“PORTRAITS AFTER THE CAMERA” by ROBERT BROTON

An old man woke every morning to look at his disease-ravaged face in the mirror. A servant once saw the ritual and told him, “Master, it’s only a painting! You look healthier than ever.” Nonetheless, the old man was dead by the year’s end.

-From The Epigrams of Dr. Neste

 

Our city, with its short white buildings, it pyramid roofs, its copper cupolas, its black windows deep as neglected ponds, seemed a Bosch painting.

We found tremendous views at the city park. It was on a tall, wide hall with a flat top and carefully planted trees. From its east side the hill declined into suburbs of white bungalows with crimson shutters, which thinned into country neighborhoods of dusty yards, which ran to the side of a black ridge. Sitting at our benches on yellow days, we saw the tiny houses, their brown fields undulating in the cool fumes of fall. Tiny coal-fires lit the ridge like smoky stars on the night sky. White birds flew in front of the ridge like bits of paper from a book-burning.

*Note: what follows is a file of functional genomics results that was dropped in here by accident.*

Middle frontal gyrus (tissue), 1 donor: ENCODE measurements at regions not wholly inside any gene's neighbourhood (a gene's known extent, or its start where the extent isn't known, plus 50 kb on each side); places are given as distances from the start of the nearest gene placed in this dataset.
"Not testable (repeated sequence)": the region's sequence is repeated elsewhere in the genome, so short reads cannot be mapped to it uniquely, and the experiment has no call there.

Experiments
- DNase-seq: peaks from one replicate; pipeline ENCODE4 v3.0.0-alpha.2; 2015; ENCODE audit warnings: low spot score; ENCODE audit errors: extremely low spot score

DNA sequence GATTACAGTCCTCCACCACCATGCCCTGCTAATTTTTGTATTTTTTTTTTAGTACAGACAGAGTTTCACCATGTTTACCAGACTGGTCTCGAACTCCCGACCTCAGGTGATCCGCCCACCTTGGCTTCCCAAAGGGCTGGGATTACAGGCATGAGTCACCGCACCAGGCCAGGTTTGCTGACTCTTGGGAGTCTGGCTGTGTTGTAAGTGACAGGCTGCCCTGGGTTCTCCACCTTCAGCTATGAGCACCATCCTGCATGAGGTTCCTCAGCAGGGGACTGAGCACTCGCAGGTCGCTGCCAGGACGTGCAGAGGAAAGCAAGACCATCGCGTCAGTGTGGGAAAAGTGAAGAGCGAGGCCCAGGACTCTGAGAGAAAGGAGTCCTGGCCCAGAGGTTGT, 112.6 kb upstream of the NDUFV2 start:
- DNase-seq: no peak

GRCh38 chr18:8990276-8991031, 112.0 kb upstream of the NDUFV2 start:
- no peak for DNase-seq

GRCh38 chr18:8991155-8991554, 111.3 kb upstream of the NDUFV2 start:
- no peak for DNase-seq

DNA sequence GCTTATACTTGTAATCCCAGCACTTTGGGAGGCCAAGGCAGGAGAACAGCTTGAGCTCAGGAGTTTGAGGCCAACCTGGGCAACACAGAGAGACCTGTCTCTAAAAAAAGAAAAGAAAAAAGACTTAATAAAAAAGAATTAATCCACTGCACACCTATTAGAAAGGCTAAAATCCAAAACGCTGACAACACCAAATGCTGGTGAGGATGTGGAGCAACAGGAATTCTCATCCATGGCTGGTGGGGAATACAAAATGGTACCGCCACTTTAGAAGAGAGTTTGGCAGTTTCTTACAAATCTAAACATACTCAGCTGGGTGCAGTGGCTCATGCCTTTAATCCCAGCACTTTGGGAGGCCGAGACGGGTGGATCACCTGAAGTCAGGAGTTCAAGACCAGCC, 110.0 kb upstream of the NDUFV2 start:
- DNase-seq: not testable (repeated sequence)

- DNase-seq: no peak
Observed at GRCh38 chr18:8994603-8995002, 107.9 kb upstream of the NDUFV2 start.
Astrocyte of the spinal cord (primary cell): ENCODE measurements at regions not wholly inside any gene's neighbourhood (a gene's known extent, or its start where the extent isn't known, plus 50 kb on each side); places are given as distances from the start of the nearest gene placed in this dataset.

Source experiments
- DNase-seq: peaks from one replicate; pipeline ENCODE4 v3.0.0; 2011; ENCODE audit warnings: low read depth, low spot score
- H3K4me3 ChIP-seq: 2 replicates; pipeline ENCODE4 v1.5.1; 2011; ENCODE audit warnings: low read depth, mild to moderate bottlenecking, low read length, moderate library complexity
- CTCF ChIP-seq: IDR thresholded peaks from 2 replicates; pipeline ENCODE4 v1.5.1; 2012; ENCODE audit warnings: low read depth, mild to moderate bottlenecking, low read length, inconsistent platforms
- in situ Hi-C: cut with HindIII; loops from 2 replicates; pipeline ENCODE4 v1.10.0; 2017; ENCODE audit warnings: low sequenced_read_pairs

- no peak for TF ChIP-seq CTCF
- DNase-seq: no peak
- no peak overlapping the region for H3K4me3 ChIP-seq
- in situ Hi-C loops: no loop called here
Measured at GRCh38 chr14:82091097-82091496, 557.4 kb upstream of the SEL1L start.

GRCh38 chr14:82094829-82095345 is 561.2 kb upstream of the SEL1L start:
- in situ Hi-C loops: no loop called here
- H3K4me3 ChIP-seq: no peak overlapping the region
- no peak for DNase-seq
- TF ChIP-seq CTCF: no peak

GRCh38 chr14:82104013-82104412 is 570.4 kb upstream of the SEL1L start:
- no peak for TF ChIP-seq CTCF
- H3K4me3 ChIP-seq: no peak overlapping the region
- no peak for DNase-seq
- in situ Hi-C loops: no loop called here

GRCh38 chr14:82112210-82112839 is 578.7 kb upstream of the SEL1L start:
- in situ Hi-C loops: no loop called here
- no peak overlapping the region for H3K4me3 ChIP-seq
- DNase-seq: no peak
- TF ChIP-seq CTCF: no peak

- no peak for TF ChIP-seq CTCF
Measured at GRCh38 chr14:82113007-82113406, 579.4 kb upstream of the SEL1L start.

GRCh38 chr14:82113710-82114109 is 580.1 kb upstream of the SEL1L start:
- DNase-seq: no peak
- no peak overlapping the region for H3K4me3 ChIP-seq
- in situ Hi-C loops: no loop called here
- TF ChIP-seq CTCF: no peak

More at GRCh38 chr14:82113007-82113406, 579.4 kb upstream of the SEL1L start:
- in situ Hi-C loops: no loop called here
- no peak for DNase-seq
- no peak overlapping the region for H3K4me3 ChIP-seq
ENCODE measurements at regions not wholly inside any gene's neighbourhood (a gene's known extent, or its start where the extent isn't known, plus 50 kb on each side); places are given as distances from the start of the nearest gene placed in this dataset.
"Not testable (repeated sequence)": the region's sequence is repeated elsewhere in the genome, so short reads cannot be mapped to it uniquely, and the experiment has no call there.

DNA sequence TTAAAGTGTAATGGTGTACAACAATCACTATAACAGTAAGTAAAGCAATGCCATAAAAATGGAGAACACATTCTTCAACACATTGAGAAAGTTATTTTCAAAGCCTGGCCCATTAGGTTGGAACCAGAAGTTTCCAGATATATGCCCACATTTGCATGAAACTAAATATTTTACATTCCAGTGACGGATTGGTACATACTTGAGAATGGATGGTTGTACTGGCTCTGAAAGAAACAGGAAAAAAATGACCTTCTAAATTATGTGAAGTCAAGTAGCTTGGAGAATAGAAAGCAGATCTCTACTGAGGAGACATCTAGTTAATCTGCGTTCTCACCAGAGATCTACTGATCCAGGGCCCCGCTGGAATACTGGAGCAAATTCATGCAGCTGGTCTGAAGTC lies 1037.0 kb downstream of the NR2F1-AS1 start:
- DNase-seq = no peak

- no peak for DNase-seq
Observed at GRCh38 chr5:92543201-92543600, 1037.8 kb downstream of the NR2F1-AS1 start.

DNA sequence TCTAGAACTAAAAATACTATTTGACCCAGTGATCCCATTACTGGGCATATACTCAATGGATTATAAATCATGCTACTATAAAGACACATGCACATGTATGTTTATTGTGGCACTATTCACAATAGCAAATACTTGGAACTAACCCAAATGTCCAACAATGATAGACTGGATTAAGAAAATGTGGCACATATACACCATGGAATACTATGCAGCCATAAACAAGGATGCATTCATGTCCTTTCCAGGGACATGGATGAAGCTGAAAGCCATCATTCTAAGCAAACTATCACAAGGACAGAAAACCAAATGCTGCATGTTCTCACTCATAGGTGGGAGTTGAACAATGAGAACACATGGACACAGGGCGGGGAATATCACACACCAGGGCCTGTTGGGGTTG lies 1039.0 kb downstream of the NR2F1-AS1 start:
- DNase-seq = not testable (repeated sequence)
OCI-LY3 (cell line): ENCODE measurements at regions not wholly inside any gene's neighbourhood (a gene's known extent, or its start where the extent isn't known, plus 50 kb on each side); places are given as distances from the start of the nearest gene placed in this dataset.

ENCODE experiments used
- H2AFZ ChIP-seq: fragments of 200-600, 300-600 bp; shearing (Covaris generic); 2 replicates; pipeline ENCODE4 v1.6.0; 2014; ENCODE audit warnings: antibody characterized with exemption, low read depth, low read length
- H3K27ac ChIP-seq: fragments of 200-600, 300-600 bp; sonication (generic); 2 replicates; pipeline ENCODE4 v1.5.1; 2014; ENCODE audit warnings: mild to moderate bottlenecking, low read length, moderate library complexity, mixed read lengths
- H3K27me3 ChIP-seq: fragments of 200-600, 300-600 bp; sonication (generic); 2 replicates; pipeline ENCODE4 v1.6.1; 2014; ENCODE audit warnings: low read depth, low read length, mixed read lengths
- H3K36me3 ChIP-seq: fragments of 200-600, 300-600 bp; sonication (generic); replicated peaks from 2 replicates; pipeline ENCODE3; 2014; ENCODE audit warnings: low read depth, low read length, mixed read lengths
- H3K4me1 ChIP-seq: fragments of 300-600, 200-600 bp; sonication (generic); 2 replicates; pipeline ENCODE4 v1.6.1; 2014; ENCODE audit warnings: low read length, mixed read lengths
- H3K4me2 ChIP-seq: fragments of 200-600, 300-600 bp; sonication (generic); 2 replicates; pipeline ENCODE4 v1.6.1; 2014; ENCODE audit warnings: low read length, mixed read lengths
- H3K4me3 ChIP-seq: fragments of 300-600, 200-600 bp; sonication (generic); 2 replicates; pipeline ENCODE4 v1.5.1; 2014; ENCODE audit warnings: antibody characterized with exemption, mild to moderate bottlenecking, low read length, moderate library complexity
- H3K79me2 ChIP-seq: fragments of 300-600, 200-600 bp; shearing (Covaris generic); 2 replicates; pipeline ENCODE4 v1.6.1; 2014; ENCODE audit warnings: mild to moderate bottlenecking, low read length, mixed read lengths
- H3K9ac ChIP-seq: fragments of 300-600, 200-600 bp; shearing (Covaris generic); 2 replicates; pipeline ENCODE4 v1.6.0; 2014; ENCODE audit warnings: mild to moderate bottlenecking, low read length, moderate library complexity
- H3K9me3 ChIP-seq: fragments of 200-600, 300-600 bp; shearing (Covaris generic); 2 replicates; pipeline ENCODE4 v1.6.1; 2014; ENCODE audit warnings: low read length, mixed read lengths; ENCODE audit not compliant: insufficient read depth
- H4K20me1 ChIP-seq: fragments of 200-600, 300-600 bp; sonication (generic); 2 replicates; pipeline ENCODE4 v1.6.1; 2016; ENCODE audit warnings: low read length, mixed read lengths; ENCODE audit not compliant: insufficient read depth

In October the painter Gauron came. He stood, with his canvas and easel, between a privet hedge and a beech carved with obscenities.

He offered to paint our portraits for a mild fee. Most refused him, as the camera had rendered his skill an affectation. His dubious appearance did not inspire our confidence either. He had short-cut black hair and pocked cheeks. He went in yellowed shirtsleeves and dungarees that trailed threads.

He is not a gentleman, we said. Continue reading